JSON Web Token Concepts

There are many technical articles about JSON web tokens (JWT) on the interwebs, but I haven’t found one that explains the problem and key aspects of the solution to my satisfaction.

The problem: You’re building a web service that clients access — typically, using REST APIs. You want to make sure only the right parties have access to the right APIs. How do you do that?

The classic way of doing that is:

  • Authenticate user (say using username / password)
  • Create a session object and store it in the DB. Session object contains information that can be used to determine what operations the logged-in user can do. E.g. session object may store that this user is an admin and therefore can delete stuff. Session object also has an expiry time.
  • The session object is assigned a random id and this session id is returned to the client. This is supposed to be hard to guess.
  • The client presents the session id along with every API request. This may be done via cookies or via custom HTTP headers.
  • The service looks up the session object using the id presented and checks if this user can perform the operation. E.g. non-admin user trying to delete stuff. Returns error code if not allowed, otherwise pass the request through.
  • If the session object has expired, redirect user to authentication page

This solution is not a bad one, but has drawbacks. Every API request requires accessing the DB to fetch session object. This can put a lot of pressure on your DB. Expired sessions need to be cleaned up once in a while or your sessions table could grow.

One great advantage of this approach is that all the session state lives in the server — it is possible to force a user off the system by deleting their session object. This can come in handy if it seems like there’s some nasty stuff going on.

Can We Do Better?

If the contents of session state were to be stored on the client side, the server won’t need to keep a sessions table and clean up expired sessions. The problem is — malicious clients can tamper with this information. Example, a malicious user may simply set a is_admin flag to true and do bad things.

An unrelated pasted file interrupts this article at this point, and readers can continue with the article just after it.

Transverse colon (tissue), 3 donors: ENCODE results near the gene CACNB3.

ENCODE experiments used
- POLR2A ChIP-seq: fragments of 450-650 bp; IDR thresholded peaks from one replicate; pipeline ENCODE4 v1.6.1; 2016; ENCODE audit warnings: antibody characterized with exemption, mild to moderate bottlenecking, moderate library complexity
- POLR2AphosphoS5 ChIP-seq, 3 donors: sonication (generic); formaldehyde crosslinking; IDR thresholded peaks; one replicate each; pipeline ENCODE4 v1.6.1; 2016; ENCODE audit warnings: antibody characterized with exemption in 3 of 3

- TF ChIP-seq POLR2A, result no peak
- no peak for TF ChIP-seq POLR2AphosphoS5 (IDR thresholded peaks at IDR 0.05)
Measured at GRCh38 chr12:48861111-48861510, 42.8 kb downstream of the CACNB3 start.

What if the session information were stored on the client side in a tamper-proof manner and presented with every request?

In the above flow, the key change would be that the service returns entire contents of session object to the client. The client presents the entire contents of the session object along with every request. The service can do exactly the same checks to determine if the client is authorized to perform the operation.

It all comes down to: how can we ensure that the session object has not been tampered with by the client? The service can generate a hash of the session object using a special function with a secret key known only to the service (see MAC for details). This is sent back to the client along with the session object and is part of every request as well. Upon receiving the session object, the service can verify integrity of the session object by recomputing the MAC using the same function and matching the codes.

Thus, the key aspects of JSON web tokens are:

  • Computing MAC for session object on server side and sending it to client
  • Client sending session object + MAC code with every request
  • Server verifying integrity of session object and doing auth checks
With JWT, the server doesn’t need to store session object in the DB. This keeps your DB nice and happy.

The actual “JSON” part in JWTs is part of the standard. You can find several articles that explain the structure in detail here, here and here.

Homework Assignment

For readers who’ve made it this far, here’s a little teaser. Let’s say we want to build a safety mechanism to force all users to re-authenticate themselves. With the DB solution, we can simply delete all session objects. How can we do that with JWTs?

Siva Narayanan

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